+0

He can speak French, much more English.
We have a right to our property, much more to our life.
I cannot bear to walk, much less run.
I cannot even read German, much less speak it.


At first glance, I thought those are a comma splice. But, they say those are grammatical.
I was wondering what I shall call them in a grammatical way. Could it be a comparative conjunction?
It is certain that those are adverbials which are optional elements in the sentences.

He can speak French. much more English.
We have a right to our property. much more to our life.
I cannot bear to walk. much less run.
I cannot even read German. much less speak it.

+1

I have never seen the version with 'much more'. I find it hard to assign a meaning to it that parallels the usage of 'much less'. Where did you get the idea that 'much more' is used in this pattern?

I only know the usage of 'much less' after a negation.

In any case, I've never heard that construction called by any particular label. You may as well call it whatever you like, including "the much less construction" or, as you suggest, a comparative phrase.

Maybe someone else can give you a better label for that kind of phrase. Wait for more replies.

CJ

+1
KeunChulLee1. He can speak French, much more English.
2. We have a right to our property, much more to our life.

The "much more" variant seems possible to me, though fairly uncommon. However, sentence (1) does not work very well for me. (2) seems OK to me.

To me, this pattern seems a shortened way of saying e.g. "I cannot bear to walk, (and) much less (can I bear to) run", and similarly for the others.

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Comments  
CalifJimI have never seen the version with 'much more'. I find it hard to assign a meaning to it that parallels the usage of 'much less'. Where did you get the idea that 'much more' is used in this pattern?I only know the usage of 'much less' after a negation.

Thank you for your comment, which made me think that those based on the usage of 'much more' after an affirmative could have been written in broken(?) English. Those are just the example sentences of a drill in English sentence patterns that I have.


121 ▶much [still] more ...

I like music, much more dancing.

=I like music, still more dancing.

Animals have right to live, much more men.

We have a right to our property, much more to our life.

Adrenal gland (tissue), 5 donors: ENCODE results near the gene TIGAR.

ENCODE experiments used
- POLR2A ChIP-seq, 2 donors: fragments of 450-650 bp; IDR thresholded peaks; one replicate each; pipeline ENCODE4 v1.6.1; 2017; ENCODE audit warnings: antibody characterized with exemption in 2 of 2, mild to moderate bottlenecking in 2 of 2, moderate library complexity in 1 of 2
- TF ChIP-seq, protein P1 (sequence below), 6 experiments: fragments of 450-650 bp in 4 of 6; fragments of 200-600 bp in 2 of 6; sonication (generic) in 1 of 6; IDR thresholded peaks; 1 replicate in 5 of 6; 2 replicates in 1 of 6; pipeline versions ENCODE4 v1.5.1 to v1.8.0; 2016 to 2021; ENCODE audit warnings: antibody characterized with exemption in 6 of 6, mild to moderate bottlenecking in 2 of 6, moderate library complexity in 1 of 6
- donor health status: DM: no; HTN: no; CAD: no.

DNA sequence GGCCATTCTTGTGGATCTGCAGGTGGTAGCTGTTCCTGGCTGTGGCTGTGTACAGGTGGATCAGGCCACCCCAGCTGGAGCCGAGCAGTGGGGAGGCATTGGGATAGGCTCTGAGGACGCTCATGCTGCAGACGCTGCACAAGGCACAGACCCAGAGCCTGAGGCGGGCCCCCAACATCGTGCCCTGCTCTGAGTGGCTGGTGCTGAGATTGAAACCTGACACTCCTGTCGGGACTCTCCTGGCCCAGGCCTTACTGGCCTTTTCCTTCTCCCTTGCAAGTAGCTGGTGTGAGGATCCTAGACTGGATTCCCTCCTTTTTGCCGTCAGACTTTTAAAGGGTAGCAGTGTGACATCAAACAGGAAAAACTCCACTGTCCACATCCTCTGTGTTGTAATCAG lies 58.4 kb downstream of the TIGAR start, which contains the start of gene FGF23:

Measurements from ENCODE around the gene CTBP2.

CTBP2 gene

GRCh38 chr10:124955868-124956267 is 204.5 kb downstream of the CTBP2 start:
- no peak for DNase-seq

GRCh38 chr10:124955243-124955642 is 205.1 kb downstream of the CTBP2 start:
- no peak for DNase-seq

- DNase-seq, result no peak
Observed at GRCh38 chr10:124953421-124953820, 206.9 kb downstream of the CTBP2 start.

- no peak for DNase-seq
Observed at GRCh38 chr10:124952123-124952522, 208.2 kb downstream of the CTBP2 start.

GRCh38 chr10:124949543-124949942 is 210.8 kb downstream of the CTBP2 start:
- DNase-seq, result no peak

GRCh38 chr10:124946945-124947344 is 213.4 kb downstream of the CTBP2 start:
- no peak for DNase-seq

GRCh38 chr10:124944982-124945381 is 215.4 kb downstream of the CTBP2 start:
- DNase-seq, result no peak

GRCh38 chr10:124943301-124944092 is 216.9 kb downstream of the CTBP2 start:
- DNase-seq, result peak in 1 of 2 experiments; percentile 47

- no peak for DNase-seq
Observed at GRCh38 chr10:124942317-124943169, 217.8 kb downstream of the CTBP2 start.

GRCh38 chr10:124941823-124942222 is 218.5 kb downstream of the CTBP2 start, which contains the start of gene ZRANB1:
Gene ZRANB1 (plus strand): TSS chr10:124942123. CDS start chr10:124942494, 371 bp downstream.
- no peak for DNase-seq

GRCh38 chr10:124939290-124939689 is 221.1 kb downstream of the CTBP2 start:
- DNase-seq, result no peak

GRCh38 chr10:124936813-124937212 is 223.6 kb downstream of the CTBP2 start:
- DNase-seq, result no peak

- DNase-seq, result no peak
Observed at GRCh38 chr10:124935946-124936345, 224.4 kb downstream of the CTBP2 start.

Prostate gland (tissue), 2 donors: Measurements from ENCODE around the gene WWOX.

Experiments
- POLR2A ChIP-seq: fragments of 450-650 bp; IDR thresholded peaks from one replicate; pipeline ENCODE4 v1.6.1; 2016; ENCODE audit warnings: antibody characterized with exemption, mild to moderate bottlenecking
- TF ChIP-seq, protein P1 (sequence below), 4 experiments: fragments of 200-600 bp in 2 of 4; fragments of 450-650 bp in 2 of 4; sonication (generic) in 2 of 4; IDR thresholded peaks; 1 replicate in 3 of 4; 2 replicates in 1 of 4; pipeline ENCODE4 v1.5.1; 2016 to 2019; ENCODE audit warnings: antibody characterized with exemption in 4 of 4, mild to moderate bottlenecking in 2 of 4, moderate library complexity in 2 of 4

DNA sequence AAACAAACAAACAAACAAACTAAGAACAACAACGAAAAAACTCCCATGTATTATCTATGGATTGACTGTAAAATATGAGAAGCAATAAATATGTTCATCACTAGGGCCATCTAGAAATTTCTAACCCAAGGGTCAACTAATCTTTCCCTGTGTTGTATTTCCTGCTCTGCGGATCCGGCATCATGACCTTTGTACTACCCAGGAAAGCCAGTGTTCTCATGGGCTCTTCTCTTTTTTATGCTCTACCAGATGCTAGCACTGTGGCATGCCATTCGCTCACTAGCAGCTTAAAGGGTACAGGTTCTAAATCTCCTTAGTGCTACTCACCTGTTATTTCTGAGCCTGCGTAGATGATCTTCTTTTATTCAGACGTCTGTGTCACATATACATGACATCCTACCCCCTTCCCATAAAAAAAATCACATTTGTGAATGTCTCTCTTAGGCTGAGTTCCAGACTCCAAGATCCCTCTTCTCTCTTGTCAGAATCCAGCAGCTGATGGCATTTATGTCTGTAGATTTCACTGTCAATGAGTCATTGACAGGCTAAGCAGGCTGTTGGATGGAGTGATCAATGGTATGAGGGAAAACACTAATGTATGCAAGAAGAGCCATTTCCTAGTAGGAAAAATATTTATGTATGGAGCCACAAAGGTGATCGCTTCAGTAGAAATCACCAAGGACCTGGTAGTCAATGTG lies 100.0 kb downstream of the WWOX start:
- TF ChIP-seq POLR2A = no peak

He can speak French, much more English.

It is difficult to understand his books, much more his lectures.

I cannot bear to walk, much less run.

I cannot even read German, much less speak it.

=I cannot even read German still less speak it.

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KeunChulLeeThose are just the example sentences of a drill in English sentence patterns that I have.

OK. Thanks for getting back to me on that.

If I were constructing the drill, I'd leave out everything except the "much less" variant. It's just my personal opinion that the others aren't used enough to earn their place in a drill. There are many more important things to drill on. Emotion: smile

CJ

GPYTo me, this pattern seems a shortened way of saying e.g. "I cannot bear to walk, (and) much less (can I bear to) run", and similarly for the others.

Thanks for your help.

GPY1. He can speak French, much more English. 2. We have a right to our property, much more to our life.The "much more" variant seems possible to me, though fairly uncommon. However, sentence (1) does not work very well for me. (2) seems OK to me.

What do you think of these two sentences?

1. Animals have right to live, much more men.

2. It is difficult to understand his books, much more his lectures.

Does your gut feelings allow them?

KeunChulLee1. Animals have a/the right to live, much more men.
2. It is difficult to understand his books, much more his lectures.

(1) seems acceptable to me. It is a literary-sounding sentence. It is not something that would be used in everyday English. You might also see it written as "much more so men".

(2) is slightly problematic because of the negative nuance of "difficult to ~". I think some people might instinctively write this sentence with "much less" rather than "much more". In everyday English we may say "let alone his lectures".

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